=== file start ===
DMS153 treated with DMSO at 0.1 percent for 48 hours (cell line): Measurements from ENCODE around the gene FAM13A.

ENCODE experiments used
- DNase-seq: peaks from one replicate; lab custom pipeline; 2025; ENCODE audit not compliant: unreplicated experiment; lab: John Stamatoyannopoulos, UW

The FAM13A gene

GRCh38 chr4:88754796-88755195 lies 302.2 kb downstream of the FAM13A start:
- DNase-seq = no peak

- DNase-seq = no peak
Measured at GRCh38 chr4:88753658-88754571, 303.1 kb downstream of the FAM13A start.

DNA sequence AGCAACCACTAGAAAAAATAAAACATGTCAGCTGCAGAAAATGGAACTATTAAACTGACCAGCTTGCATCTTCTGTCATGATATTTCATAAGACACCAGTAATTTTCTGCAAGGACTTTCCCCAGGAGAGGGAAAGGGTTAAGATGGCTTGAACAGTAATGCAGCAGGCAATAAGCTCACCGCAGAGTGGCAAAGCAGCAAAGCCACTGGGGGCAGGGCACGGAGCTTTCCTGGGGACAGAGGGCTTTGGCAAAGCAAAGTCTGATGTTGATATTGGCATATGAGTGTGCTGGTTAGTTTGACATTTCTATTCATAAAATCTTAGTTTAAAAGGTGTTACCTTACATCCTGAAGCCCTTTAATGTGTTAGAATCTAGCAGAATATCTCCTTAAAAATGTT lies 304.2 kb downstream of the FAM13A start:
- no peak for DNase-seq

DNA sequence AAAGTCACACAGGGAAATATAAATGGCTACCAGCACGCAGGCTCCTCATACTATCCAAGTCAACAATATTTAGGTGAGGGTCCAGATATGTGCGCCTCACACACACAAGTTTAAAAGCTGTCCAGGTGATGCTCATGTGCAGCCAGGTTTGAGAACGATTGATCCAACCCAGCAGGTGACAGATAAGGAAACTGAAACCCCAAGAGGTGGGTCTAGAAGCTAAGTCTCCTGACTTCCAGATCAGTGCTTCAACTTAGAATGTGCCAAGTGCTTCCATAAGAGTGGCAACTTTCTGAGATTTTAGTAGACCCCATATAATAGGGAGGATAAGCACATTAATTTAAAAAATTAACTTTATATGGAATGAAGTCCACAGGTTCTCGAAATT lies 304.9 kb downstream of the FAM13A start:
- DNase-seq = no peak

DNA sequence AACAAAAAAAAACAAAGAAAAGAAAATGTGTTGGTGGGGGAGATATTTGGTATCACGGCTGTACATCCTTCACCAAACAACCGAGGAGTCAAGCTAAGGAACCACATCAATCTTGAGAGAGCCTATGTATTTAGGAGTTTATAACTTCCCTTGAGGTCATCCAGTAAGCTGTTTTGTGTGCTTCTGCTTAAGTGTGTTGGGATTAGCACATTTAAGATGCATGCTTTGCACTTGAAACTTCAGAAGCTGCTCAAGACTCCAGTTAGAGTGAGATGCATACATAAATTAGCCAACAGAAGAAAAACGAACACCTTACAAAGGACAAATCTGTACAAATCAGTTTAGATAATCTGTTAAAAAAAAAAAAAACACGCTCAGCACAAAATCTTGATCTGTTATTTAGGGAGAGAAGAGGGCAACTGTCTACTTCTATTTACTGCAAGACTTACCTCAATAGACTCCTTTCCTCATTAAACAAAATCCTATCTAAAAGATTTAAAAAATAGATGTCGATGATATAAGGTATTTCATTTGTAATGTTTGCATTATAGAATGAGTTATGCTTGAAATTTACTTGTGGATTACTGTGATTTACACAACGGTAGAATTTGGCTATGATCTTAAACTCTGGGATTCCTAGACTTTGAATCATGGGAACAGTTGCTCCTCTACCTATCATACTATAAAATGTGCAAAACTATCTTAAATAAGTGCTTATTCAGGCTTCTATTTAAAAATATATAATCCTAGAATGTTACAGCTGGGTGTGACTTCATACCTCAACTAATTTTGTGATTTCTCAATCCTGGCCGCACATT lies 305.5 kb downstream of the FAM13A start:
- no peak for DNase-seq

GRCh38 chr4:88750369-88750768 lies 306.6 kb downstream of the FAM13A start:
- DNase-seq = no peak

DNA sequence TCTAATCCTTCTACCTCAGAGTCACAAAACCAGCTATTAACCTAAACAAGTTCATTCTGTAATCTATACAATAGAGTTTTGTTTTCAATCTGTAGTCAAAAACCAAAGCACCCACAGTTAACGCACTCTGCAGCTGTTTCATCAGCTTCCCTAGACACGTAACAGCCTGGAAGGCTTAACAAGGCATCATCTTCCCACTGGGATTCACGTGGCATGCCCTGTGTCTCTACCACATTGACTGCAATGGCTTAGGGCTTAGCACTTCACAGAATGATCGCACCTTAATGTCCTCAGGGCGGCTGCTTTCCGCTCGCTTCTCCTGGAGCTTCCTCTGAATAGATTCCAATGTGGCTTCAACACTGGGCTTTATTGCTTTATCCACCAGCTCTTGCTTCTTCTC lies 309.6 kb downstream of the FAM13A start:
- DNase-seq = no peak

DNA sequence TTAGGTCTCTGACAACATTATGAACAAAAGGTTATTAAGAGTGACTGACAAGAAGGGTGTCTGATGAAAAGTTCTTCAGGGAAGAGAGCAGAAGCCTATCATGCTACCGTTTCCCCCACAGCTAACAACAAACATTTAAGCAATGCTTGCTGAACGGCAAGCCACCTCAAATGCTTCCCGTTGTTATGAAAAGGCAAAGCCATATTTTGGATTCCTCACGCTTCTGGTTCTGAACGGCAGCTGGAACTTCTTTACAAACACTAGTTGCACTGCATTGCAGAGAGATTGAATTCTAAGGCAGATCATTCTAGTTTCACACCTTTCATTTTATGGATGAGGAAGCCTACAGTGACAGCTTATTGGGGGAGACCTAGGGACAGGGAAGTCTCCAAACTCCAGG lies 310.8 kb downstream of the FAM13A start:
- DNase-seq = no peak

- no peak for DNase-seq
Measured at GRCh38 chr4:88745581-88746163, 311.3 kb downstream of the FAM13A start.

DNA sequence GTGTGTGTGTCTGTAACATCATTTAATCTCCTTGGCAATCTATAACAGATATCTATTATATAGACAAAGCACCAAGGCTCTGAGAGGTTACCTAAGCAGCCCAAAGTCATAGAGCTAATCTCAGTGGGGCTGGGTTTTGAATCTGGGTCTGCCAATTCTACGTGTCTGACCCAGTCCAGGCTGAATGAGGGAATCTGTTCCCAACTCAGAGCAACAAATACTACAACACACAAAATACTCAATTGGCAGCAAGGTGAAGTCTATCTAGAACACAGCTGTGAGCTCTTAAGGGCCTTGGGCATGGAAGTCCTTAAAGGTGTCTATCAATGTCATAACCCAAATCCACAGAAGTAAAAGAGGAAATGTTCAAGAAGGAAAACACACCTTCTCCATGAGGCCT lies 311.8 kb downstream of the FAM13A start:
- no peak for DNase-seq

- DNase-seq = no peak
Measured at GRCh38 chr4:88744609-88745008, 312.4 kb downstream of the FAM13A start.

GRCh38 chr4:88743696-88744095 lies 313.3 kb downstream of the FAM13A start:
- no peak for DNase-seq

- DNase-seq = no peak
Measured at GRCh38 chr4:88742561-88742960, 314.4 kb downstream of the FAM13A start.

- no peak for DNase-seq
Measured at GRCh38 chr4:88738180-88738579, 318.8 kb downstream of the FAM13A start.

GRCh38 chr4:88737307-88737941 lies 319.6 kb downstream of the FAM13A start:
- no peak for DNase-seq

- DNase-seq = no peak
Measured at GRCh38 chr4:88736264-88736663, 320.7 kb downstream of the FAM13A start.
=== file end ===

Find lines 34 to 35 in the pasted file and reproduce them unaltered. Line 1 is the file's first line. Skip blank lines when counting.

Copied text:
- no peak for DNase-seq

- DNase-seq = no peak